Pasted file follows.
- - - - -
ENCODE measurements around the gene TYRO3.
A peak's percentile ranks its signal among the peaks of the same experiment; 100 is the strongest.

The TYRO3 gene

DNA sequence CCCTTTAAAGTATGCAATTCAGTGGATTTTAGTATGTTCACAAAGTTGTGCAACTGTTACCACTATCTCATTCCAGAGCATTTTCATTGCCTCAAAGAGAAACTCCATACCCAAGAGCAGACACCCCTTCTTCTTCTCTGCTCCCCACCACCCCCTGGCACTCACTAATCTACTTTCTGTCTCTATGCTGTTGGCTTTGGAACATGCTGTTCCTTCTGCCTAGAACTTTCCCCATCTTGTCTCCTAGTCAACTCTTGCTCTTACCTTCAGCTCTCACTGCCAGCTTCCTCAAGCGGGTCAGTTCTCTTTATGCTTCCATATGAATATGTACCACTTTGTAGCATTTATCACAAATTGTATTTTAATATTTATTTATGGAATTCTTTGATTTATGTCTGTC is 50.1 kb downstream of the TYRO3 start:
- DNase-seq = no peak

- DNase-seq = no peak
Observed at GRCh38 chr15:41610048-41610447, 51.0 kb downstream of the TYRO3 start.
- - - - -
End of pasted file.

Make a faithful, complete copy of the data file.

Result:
ENCODE measurements around the gene TYRO3.
A peak's percentile ranks its signal among the peaks of the same experiment; 100 is the strongest.

The TYRO3 gene

DNA sequence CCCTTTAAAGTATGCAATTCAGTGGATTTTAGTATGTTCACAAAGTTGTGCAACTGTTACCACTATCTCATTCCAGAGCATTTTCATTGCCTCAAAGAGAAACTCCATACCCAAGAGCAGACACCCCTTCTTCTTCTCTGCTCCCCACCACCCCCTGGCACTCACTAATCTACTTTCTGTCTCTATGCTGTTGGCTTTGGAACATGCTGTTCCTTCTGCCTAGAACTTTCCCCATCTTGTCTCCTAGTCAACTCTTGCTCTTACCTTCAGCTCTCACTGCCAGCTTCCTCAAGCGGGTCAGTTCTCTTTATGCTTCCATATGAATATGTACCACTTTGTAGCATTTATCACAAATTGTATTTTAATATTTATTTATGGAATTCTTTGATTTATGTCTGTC is 50.1 kb downstream of the TYRO3 start:
- DNase-seq = no peak

- DNase-seq = no peak
Observed at GRCh38 chr15:41610048-41610447, 51.0 kb downstream of the TYRO3 start.